Finally, with things like Facebook and Twitter and a slew of other social networking services, these all but decimated the "personal blog". Nobody cares to go to www.myblog.com and read some mindless ranting from a conspiracy nut. The problem with "decentralization" is that you will be lost in obscurity.

    So, aside from hosting anything more than a hobby website for friends and family to touch base with, good luck.

  • by sootman (158191) on Friday October 04, 2013 @03:41PM (#45038683) Homepage Journal

    I've been running a public-facing web server at home for over 10 years. I use DynDNS (I joined right after they were founded; so for a small 'donation' (as it was at the time) I got lifetime service. :D ) and I've used it with different ISPs, and static and dynamic IPs. Name-wise, everything works great.

    Bandwidth-wise, I used to have 1.5M down/256k up and it was fine. Not blazing fast or tons of capacity, but for "a couple dozen mails a day, a dozen or so web site visitors a day" even that was plenty. I used to have an image that was in the top 5 matches on images.yahoo.com for 'ac cobra wallapaper' and I sometimes got hundreds of hits a day -- no problem at all. A dozen hits per MINUTE is only one every 5 seconds so ANY web host should be able to handle that easily. I currently have a moderately-priced 18M down/1.5M up fiber-to-the-curb service. (AT&T in Florida.)

    The single biggest drawback with home hosting is the possibility of running afoul of your ISP's terms of service. Two big upsides: basically infinite storage (I can watch every single ripped movie or TV show that I own at any time, from anywhere, on any device, for free, because I have a symlink in Apache leading to my media folders) and fast transfers when you're at home to upload new content -- I can drag 2 GB of photos from my CF card right into my gallery web app and the bottleneck is the speed of my card reader.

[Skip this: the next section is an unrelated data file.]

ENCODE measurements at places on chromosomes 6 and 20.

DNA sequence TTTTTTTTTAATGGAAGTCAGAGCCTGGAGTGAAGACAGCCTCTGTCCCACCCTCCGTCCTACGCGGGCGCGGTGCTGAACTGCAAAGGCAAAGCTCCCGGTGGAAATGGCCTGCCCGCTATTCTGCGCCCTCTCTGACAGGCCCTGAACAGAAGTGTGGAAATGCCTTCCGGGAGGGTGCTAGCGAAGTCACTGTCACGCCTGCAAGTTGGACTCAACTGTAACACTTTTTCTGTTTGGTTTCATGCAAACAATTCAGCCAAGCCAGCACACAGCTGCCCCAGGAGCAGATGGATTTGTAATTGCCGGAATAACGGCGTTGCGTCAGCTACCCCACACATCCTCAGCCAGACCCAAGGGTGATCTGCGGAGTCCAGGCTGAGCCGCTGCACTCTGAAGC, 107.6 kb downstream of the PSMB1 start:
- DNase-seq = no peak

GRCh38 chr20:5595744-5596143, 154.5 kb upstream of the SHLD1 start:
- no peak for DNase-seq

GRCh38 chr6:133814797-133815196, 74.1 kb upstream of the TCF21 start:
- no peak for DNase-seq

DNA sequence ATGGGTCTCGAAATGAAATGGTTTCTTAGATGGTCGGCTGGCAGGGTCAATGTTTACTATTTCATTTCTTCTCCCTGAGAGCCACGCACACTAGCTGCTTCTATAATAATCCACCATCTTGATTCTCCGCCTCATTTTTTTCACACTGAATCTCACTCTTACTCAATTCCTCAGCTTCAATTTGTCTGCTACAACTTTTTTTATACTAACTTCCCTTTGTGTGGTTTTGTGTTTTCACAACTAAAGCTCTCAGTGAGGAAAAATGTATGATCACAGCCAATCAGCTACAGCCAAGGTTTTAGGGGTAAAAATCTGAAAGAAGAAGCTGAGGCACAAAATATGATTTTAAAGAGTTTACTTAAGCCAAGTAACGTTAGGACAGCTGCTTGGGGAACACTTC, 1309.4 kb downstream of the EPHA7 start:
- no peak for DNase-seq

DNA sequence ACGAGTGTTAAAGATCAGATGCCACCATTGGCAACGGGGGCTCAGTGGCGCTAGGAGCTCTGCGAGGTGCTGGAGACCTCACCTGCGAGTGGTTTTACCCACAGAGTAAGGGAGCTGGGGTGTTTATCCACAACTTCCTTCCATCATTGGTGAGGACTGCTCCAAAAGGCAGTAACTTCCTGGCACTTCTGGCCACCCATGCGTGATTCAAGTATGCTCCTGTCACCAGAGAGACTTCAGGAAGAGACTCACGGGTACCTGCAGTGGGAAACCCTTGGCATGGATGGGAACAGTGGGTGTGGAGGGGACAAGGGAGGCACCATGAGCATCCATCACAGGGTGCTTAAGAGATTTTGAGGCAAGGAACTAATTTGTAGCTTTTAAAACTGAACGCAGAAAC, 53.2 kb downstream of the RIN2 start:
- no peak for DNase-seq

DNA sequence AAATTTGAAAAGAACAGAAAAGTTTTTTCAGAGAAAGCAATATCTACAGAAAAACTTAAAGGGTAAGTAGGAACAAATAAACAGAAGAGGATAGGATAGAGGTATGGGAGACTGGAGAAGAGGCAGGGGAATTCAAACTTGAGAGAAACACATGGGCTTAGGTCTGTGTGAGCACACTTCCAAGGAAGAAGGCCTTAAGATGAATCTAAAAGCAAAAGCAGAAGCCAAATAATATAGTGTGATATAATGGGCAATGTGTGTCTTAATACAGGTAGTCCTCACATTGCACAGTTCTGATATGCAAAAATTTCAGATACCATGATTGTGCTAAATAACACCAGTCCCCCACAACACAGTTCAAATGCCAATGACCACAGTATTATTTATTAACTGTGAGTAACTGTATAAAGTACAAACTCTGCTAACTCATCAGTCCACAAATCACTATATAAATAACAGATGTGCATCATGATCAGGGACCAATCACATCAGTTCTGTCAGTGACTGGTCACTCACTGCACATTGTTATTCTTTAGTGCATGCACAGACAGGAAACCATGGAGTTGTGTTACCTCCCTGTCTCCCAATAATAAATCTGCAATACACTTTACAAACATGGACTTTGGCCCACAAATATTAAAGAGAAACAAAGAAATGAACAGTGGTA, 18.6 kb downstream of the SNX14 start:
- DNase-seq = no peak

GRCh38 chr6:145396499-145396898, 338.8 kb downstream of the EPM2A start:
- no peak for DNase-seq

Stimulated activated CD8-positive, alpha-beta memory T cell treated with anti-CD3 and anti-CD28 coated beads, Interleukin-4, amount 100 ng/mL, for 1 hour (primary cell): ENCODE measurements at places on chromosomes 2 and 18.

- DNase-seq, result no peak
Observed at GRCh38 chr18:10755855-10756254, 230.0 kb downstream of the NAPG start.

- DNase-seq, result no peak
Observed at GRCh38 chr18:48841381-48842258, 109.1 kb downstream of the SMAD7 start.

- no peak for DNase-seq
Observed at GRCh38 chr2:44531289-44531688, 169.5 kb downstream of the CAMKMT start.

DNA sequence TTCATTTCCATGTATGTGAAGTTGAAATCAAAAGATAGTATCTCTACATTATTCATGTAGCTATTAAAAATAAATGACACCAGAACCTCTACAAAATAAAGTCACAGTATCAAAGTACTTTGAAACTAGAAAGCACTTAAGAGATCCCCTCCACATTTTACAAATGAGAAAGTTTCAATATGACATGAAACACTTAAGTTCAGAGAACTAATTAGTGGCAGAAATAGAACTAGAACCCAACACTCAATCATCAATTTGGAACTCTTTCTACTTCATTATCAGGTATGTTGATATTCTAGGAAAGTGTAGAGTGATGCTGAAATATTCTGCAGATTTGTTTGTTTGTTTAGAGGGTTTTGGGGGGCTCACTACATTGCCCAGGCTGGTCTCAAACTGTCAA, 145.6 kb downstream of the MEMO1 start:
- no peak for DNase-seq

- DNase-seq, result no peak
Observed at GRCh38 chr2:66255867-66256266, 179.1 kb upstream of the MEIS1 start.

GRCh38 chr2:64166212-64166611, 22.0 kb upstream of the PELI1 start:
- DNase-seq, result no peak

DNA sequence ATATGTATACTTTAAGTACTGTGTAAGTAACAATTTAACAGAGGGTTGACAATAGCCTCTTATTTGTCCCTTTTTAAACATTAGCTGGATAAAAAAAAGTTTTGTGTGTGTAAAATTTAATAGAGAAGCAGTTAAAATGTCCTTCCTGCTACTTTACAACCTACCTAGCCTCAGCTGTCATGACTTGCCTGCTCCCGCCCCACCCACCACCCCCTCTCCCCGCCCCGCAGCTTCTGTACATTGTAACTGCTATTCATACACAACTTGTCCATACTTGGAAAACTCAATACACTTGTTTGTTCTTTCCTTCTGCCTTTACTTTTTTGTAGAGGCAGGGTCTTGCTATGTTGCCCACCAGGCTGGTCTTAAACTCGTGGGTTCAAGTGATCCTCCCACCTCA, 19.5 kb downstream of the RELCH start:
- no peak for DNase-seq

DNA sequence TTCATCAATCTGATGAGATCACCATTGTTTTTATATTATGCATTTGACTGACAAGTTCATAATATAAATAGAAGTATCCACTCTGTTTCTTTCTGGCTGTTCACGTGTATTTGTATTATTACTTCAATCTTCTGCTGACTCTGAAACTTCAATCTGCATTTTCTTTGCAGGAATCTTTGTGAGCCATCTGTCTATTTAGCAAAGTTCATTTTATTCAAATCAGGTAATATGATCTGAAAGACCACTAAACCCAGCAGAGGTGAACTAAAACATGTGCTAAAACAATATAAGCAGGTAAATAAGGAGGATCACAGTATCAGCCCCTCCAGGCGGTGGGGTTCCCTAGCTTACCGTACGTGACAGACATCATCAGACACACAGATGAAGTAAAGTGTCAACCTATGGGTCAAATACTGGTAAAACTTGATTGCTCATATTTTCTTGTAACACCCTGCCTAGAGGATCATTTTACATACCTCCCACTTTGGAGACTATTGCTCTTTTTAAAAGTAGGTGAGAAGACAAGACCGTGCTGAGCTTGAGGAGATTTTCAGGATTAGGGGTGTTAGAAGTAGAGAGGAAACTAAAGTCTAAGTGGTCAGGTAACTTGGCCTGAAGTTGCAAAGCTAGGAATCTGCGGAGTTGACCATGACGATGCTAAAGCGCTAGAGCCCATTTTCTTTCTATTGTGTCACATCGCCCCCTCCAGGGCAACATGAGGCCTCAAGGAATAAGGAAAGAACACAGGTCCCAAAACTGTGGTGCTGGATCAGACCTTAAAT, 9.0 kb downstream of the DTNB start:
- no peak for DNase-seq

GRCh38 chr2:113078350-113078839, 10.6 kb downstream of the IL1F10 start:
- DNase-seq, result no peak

Uptime: I trust my computer as much as any. If it breaks, it's faster & easier to fix when it's in my closet than when it's colocated somewhere. If it's a real "cloud" place... hell, even Amazon and Microsoft's Azure have had notable outages. (And when THEY go down, you are 100% SOL until THEY fix it. Which they want to do, fast, because they have so many customers, but because they're so huge and complex, sometimes the downtime is significant, despite all their resources.)

    Power: I've got a UPS. Electricity is pretty reliable where I live. Since my home phone is now digital, my telco sent me a dedicated UPS for the router ("modem") because I'm no longer using POTS with its magical self-powering capabilities.

    The $350 you spend each year would pay for a new Linux box or used Mac mini... every single year. Since I'd pay for my Internet service no matter what, and run it off a Mac mini that's always on anyway, I basically get a hosted website* with infinite storage and "enough" bandwidth for nothing more than the cost of the domains, and electricity. (Which on a Mini is practically like a night-light.)

    * multiple domains, actually.